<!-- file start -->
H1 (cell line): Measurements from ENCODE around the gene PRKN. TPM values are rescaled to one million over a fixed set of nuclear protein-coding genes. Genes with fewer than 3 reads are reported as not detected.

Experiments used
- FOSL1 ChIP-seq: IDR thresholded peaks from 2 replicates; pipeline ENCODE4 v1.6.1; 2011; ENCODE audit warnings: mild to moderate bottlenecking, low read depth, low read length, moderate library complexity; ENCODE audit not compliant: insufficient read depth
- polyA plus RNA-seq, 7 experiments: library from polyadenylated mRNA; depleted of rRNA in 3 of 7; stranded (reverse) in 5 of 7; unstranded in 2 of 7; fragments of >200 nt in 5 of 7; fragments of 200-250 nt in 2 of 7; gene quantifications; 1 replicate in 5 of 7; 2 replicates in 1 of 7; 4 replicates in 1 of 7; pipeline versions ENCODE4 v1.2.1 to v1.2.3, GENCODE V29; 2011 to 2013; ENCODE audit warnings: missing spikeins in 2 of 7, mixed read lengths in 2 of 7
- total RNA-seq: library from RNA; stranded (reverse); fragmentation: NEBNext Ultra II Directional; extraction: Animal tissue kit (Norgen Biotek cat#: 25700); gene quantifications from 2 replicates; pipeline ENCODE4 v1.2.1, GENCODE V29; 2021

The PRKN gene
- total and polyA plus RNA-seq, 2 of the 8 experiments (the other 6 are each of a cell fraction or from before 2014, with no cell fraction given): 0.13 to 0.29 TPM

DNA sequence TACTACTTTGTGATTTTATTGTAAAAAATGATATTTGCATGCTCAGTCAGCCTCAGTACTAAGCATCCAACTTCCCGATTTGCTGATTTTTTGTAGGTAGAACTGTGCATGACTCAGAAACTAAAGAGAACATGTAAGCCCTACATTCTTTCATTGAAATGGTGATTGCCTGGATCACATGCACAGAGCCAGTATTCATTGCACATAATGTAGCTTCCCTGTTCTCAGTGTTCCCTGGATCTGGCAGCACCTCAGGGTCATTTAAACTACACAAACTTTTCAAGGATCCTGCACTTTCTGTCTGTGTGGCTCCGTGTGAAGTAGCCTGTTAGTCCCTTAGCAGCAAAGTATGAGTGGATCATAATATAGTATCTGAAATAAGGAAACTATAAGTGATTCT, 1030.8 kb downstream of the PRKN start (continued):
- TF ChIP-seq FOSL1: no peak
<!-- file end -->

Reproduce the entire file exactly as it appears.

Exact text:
H1 (cell line): Measurements from ENCODE around the gene PRKN. TPM values are rescaled to one million over a fixed set of nuclear protein-coding genes. Genes with fewer than 3 reads are reported as not detected.

Experiments used
- FOSL1 ChIP-seq: IDR thresholded peaks from 2 replicates; pipeline ENCODE4 v1.6.1; 2011; ENCODE audit warnings: mild to moderate bottlenecking, low read depth, low read length, moderate library complexity; ENCODE audit not compliant: insufficient read depth
- polyA plus RNA-seq, 7 experiments: library from polyadenylated mRNA; depleted of rRNA in 3 of 7; stranded (reverse) in 5 of 7; unstranded in 2 of 7; fragments of >200 nt in 5 of 7; fragments of 200-250 nt in 2 of 7; gene quantifications; 1 replicate in 5 of 7; 2 replicates in 1 of 7; 4 replicates in 1 of 7; pipeline versions ENCODE4 v1.2.1 to v1.2.3, GENCODE V29; 2011 to 2013; ENCODE audit warnings: missing spikeins in 2 of 7, mixed read lengths in 2 of 7
- total RNA-seq: library from RNA; stranded (reverse); fragmentation: NEBNext Ultra II Directional; extraction: Animal tissue kit (Norgen Biotek cat#: 25700); gene quantifications from 2 replicates; pipeline ENCODE4 v1.2.1, GENCODE V29; 2021

The PRKN gene
- total and polyA plus RNA-seq, 2 of the 8 experiments (the other 6 are each of a cell fraction or from before 2014, with no cell fraction given): 0.13 to 0.29 TPM

DNA sequence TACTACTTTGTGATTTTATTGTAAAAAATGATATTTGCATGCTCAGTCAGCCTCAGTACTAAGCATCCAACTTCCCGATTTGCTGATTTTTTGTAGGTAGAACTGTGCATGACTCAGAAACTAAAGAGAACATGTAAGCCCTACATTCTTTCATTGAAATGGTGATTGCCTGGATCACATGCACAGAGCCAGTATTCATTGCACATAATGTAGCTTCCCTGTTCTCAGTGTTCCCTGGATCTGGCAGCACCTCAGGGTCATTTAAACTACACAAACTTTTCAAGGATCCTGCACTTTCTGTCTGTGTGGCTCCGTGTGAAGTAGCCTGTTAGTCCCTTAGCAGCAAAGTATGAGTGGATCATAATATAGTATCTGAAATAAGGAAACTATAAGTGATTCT, 1030.8 kb downstream of the PRKN start (continued):
- TF ChIP-seq FOSL1: no peak